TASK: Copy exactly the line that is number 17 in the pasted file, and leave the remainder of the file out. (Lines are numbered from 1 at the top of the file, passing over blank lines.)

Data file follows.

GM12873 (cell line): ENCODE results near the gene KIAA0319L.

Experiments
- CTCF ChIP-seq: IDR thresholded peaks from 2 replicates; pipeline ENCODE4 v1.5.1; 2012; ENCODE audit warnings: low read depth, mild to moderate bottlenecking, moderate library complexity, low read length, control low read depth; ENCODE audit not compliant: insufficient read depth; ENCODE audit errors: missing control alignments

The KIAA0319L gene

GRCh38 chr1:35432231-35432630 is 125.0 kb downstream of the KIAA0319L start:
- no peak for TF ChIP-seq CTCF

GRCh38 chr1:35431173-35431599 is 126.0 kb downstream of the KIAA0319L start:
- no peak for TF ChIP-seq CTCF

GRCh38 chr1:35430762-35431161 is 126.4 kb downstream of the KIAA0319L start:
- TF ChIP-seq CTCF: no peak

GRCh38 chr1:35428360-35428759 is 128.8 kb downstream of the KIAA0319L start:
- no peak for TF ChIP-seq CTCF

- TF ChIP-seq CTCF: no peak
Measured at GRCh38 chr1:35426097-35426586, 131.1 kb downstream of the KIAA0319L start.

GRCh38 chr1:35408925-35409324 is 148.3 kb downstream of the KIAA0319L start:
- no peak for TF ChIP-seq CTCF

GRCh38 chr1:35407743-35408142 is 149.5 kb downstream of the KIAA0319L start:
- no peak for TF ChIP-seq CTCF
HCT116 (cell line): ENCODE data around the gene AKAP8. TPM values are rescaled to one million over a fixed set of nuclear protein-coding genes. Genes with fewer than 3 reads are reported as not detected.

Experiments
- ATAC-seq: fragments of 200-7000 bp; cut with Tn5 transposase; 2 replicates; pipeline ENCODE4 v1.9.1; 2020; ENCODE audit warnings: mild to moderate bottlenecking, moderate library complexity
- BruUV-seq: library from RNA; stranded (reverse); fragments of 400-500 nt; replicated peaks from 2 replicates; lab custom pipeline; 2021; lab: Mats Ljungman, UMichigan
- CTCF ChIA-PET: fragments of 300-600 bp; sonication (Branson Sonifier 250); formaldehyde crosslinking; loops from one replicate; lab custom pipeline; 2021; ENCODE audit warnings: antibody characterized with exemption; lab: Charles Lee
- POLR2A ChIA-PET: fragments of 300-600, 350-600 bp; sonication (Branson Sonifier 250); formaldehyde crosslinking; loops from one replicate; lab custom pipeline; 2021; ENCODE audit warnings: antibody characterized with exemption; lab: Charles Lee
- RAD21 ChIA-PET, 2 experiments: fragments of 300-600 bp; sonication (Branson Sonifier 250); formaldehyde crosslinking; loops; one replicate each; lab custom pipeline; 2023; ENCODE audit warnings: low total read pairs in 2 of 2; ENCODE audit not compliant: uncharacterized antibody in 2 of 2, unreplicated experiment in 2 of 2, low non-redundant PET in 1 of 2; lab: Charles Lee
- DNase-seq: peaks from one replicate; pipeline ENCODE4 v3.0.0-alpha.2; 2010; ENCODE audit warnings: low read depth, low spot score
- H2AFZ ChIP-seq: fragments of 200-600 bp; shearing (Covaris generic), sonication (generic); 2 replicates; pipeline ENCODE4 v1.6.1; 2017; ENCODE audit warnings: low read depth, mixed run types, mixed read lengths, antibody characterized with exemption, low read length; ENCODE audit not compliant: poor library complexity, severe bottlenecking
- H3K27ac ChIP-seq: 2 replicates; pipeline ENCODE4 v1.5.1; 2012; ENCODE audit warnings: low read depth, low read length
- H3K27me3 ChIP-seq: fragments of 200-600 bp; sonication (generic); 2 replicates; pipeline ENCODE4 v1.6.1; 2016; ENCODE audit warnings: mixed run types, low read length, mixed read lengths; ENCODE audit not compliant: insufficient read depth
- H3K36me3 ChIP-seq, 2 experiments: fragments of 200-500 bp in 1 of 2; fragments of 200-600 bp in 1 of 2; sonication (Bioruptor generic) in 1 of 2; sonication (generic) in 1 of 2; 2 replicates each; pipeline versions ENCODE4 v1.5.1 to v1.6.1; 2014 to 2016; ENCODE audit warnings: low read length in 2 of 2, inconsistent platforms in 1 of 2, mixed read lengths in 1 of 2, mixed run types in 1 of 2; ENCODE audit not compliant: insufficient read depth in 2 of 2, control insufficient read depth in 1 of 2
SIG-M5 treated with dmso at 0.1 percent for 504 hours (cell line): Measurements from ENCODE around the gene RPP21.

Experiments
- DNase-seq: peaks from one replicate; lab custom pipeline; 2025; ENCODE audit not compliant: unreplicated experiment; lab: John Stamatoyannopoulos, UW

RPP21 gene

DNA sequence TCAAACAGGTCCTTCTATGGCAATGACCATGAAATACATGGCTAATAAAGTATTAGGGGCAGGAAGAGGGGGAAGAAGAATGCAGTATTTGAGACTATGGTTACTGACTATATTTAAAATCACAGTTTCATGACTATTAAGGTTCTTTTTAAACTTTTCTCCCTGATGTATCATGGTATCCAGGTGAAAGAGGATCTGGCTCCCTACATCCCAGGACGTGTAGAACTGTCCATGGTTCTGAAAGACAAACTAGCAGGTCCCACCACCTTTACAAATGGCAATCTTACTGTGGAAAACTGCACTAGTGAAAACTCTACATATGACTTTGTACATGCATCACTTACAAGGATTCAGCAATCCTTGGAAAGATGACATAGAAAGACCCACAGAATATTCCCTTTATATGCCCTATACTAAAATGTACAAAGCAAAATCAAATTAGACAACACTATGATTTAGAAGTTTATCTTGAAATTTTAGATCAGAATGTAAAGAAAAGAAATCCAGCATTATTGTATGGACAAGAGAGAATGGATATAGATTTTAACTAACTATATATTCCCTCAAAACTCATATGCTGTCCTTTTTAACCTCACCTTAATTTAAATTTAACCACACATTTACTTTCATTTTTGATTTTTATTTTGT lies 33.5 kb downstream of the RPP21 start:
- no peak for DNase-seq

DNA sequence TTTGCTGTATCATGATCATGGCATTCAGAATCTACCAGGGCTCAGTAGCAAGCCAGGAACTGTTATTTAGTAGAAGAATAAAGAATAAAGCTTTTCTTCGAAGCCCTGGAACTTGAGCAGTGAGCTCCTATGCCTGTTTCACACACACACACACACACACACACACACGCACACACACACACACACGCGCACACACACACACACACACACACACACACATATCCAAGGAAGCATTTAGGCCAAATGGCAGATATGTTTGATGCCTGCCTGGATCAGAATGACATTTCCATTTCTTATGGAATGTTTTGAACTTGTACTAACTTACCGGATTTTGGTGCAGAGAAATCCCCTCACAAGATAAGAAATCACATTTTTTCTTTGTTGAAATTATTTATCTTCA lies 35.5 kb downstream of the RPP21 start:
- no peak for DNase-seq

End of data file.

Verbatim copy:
GRCh38 chr1:35407743-35408142 is 149.5 kb downstream of the KIAA0319L start: